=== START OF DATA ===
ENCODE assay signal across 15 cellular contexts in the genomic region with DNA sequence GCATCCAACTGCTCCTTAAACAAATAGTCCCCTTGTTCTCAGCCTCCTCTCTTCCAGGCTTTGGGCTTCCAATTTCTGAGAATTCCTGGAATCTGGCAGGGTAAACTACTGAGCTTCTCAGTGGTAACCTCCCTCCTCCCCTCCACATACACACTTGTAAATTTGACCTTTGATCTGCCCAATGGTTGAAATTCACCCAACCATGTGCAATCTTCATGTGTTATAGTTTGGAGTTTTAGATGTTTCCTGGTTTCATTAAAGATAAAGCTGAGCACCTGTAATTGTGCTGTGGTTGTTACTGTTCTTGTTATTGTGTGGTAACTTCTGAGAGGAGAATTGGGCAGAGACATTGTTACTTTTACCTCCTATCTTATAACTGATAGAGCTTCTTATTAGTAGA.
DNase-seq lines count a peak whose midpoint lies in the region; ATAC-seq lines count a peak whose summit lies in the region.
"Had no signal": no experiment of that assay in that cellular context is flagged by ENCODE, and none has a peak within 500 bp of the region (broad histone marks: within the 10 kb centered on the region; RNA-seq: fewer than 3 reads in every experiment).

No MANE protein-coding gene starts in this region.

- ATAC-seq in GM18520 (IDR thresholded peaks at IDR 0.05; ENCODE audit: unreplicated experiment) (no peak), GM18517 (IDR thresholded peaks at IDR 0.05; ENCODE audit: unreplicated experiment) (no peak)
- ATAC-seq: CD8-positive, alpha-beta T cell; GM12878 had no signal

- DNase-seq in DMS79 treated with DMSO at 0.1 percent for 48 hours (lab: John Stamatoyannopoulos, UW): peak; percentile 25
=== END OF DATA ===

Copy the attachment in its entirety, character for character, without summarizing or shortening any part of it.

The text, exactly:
ENCODE assay signal across 15 cellular contexts in the genomic region with DNA sequence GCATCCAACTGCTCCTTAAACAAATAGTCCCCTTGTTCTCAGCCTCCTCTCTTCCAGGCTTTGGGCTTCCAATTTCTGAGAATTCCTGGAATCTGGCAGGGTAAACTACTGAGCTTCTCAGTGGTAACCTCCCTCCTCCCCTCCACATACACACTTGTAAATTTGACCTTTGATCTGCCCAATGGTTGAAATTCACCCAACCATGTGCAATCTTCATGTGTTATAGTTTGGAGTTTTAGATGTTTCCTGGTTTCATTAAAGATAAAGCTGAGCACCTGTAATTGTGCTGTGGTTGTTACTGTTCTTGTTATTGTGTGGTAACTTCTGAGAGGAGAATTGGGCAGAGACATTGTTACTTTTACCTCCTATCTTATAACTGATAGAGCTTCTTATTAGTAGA.
DNase-seq lines count a peak whose midpoint lies in the region; ATAC-seq lines count a peak whose summit lies in the region.
"Had no signal": no experiment of that assay in that cellular context is flagged by ENCODE, and none has a peak within 500 bp of the region (broad histone marks: within the 10 kb centered on the region; RNA-seq: fewer than 3 reads in every experiment).

No MANE protein-coding gene starts in this region.

- ATAC-seq in GM18520 (IDR thresholded peaks at IDR 0.05; ENCODE audit: unreplicated experiment) (no peak), GM18517 (IDR thresholded peaks at IDR 0.05; ENCODE audit: unreplicated experiment) (no peak)
- ATAC-seq: CD8-positive, alpha-beta T cell; GM12878 had no signal

- DNase-seq in DMS79 treated with DMSO at 0.1 percent for 48 hours (lab: John Stamatoyannopoulos, UW): peak; percentile 25